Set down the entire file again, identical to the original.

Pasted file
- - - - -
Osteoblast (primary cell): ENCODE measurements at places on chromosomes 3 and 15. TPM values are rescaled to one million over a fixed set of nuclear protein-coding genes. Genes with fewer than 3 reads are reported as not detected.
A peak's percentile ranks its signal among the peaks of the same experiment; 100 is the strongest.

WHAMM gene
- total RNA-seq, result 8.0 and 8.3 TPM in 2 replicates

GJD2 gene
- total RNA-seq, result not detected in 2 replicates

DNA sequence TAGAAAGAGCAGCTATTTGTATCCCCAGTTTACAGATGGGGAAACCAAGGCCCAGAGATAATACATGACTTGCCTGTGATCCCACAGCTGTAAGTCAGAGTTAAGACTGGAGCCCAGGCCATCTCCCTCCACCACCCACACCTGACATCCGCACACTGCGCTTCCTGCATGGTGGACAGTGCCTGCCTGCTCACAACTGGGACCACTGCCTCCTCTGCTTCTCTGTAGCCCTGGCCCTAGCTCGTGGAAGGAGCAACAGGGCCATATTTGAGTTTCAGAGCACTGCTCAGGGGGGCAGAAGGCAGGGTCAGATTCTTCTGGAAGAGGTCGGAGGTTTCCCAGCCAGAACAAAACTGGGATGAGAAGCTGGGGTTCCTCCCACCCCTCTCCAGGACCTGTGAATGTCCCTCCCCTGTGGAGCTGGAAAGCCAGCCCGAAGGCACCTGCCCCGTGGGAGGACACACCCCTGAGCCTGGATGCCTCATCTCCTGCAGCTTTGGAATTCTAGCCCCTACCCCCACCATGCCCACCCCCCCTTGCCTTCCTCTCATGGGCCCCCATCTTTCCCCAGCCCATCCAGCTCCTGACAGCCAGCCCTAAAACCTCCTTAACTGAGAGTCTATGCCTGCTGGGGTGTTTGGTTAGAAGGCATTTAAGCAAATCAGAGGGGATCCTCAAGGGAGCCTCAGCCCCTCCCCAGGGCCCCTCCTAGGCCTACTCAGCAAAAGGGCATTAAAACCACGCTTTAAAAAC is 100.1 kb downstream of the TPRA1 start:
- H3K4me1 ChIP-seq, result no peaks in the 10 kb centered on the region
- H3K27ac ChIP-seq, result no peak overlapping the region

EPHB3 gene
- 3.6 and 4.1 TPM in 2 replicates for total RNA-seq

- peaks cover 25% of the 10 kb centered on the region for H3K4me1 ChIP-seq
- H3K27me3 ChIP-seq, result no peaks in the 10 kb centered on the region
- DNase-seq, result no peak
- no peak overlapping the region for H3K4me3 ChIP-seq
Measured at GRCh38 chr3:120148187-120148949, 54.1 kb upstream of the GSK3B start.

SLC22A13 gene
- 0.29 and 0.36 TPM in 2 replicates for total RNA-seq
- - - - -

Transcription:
Osteoblast (primary cell): ENCODE measurements at places on chromosomes 3 and 15. TPM values are rescaled to one million over a fixed set of nuclear protein-coding genes. Genes with fewer than 3 reads are reported as not detected.
A peak's percentile ranks its signal among the peaks of the same experiment; 100 is the strongest.

WHAMM gene
- total RNA-seq, result 8.0 and 8.3 TPM in 2 replicates

GJD2 gene
- total RNA-seq, result not detected in 2 replicates

DNA sequence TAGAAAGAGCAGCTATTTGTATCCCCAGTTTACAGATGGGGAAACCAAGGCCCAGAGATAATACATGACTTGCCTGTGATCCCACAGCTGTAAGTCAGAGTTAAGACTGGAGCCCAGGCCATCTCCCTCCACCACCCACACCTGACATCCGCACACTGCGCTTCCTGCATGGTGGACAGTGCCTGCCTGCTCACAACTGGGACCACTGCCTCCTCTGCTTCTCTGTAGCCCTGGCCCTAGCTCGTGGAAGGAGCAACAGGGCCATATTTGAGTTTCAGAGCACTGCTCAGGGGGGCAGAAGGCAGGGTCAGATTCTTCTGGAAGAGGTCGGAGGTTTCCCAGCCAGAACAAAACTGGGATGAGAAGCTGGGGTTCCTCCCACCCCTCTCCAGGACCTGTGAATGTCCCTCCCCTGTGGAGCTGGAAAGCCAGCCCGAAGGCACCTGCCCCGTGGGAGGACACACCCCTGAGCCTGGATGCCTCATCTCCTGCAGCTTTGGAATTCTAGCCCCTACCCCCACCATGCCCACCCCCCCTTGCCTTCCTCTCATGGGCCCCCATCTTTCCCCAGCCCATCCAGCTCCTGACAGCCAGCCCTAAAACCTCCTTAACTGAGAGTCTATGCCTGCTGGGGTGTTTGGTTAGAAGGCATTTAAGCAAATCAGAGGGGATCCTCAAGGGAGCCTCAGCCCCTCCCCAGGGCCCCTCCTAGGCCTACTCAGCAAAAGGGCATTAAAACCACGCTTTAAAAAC is 100.1 kb downstream of the TPRA1 start:
- H3K4me1 ChIP-seq, result no peaks in the 10 kb centered on the region
- H3K27ac ChIP-seq, result no peak overlapping the region

EPHB3 gene
- 3.6 and 4.1 TPM in 2 replicates for total RNA-seq

- peaks cover 25% of the 10 kb centered on the region for H3K4me1 ChIP-seq
- H3K27me3 ChIP-seq, result no peaks in the 10 kb centered on the region
- DNase-seq, result no peak
- no peak overlapping the region for H3K4me3 ChIP-seq
Measured at GRCh38 chr3:120148187-120148949, 54.1 kb upstream of the GSK3B start.

SLC22A13 gene
- 0.29 and 0.36 TPM in 2 replicates for total RNA-seq